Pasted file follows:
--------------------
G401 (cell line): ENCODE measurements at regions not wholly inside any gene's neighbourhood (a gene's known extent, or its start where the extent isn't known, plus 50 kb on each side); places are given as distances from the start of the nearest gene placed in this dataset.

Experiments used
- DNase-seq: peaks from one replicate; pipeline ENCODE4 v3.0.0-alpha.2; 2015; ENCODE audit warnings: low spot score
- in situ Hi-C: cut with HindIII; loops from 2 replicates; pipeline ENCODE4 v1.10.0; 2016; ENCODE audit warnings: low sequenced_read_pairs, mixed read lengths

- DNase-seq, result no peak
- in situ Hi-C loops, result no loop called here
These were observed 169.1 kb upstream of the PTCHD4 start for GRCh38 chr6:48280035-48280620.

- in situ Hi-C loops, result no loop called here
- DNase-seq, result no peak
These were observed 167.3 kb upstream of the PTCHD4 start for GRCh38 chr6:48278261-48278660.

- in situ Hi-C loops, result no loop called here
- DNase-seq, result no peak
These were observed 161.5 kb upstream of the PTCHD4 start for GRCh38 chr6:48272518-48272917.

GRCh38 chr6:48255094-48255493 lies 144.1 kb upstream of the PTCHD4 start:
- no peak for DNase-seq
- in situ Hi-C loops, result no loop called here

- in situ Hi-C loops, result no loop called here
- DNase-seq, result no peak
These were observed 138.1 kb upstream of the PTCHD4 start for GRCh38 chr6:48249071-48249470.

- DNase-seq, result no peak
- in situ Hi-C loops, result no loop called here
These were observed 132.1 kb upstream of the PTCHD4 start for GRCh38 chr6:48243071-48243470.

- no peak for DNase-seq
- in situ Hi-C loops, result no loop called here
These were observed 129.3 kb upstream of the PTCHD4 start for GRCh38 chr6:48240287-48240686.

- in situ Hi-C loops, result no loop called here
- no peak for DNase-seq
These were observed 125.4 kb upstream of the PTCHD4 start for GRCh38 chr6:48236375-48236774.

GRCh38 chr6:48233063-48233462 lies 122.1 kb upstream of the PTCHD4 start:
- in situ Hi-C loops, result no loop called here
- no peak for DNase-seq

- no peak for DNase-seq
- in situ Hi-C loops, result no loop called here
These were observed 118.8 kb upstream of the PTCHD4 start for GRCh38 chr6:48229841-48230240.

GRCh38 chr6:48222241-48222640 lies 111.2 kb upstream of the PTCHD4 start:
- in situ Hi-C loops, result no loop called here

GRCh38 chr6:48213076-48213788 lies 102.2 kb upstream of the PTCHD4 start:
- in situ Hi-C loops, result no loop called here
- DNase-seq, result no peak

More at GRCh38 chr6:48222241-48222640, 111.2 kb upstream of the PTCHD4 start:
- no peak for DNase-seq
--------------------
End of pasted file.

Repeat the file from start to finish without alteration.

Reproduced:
G401 (cell line): ENCODE measurements at regions not wholly inside any gene's neighbourhood (a gene's known extent, or its start where the extent isn't known, plus 50 kb on each side); places are given as distances from the start of the nearest gene placed in this dataset.

Experiments used
- DNase-seq: peaks from one replicate; pipeline ENCODE4 v3.0.0-alpha.2; 2015; ENCODE audit warnings: low spot score
- in situ Hi-C: cut with HindIII; loops from 2 replicates; pipeline ENCODE4 v1.10.0; 2016; ENCODE audit warnings: low sequenced_read_pairs, mixed read lengths

- DNase-seq, result no peak
- in situ Hi-C loops, result no loop called here
These were observed 169.1 kb upstream of the PTCHD4 start for GRCh38 chr6:48280035-48280620.

- in situ Hi-C loops, result no loop called here
- DNase-seq, result no peak
These were observed 167.3 kb upstream of the PTCHD4 start for GRCh38 chr6:48278261-48278660.

- in situ Hi-C loops, result no loop called here
- DNase-seq, result no peak
These were observed 161.5 kb upstream of the PTCHD4 start for GRCh38 chr6:48272518-48272917.

GRCh38 chr6:48255094-48255493 lies 144.1 kb upstream of the PTCHD4 start:
- no peak for DNase-seq
- in situ Hi-C loops, result no loop called here

- in situ Hi-C loops, result no loop called here
- DNase-seq, result no peak
These were observed 138.1 kb upstream of the PTCHD4 start for GRCh38 chr6:48249071-48249470.

- DNase-seq, result no peak
- in situ Hi-C loops, result no loop called here
These were observed 132.1 kb upstream of the PTCHD4 start for GRCh38 chr6:48243071-48243470.

- no peak for DNase-seq
- in situ Hi-C loops, result no loop called here
These were observed 129.3 kb upstream of the PTCHD4 start for GRCh38 chr6:48240287-48240686.

- in situ Hi-C loops, result no loop called here
- no peak for DNase-seq
These were observed 125.4 kb upstream of the PTCHD4 start for GRCh38 chr6:48236375-48236774.

GRCh38 chr6:48233063-48233462 lies 122.1 kb upstream of the PTCHD4 start:
- in situ Hi-C loops, result no loop called here
- no peak for DNase-seq

- no peak for DNase-seq
- in situ Hi-C loops, result no loop called here
These were observed 118.8 kb upstream of the PTCHD4 start for GRCh38 chr6:48229841-48230240.

GRCh38 chr6:48222241-48222640 lies 111.2 kb upstream of the PTCHD4 start:
- in situ Hi-C loops, result no loop called here

GRCh38 chr6:48213076-48213788 lies 102.2 kb upstream of the PTCHD4 start:
- in situ Hi-C loops, result no loop called here
- DNase-seq, result no peak

More at GRCh38 chr6:48222241-48222640, 111.2 kb upstream of the PTCHD4 start:
- no peak for DNase-seq